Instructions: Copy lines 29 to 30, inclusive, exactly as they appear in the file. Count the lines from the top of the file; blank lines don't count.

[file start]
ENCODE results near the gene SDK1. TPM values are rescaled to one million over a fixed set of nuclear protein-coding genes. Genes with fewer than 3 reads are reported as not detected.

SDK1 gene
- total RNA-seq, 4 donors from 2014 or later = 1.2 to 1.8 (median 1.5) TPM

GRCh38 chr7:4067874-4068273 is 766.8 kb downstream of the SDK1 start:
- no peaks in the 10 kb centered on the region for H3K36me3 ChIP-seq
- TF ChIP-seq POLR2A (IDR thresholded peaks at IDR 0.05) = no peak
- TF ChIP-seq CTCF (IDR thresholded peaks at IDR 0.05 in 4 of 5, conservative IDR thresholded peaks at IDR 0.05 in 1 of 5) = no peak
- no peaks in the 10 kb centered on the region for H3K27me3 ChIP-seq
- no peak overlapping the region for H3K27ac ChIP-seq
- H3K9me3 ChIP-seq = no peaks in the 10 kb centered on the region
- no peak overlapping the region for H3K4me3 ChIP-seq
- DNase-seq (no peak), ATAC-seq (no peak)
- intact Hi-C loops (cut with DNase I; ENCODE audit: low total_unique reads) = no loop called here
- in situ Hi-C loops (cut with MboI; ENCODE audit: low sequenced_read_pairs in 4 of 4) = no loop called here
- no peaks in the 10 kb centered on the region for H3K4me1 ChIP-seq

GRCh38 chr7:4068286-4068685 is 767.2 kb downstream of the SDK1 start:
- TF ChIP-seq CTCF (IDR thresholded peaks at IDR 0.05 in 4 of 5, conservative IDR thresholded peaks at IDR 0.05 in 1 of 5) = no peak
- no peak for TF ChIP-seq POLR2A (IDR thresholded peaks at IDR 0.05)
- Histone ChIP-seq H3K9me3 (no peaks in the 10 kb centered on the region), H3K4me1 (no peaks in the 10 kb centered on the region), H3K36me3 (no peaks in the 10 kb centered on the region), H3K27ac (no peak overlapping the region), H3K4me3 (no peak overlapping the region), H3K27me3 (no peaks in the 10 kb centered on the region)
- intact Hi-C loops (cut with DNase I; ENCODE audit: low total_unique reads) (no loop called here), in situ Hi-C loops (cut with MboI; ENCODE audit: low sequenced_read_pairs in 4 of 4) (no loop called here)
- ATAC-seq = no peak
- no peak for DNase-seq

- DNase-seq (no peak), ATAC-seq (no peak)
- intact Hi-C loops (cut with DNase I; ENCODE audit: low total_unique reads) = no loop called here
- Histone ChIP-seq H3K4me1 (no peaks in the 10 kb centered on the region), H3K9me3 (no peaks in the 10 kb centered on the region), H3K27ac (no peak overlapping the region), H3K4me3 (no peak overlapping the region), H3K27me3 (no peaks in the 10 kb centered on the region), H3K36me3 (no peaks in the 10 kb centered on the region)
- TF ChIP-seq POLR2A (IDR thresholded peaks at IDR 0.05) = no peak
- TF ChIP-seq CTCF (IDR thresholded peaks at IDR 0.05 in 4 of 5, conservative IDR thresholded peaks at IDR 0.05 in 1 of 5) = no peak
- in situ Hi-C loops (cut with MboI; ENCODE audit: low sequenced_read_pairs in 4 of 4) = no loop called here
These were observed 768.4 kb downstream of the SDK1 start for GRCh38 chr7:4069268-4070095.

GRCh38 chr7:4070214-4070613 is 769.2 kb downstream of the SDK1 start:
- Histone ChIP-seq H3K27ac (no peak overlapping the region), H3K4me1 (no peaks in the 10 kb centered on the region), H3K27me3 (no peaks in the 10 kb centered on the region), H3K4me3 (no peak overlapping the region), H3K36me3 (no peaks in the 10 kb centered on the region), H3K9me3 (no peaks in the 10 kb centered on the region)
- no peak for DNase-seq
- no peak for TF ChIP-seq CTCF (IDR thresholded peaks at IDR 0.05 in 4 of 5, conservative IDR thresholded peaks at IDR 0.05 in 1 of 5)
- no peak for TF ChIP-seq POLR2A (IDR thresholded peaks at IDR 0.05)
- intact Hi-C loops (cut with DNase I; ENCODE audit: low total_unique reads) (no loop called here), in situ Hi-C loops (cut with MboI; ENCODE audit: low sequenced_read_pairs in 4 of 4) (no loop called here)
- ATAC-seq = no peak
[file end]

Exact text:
These were observed 768.4 kb downstream of the SDK1 start for GRCh38 chr7:4069268-4070095.

GRCh38 chr7:4070214-4070613 is 769.2 kb downstream of the SDK1 start: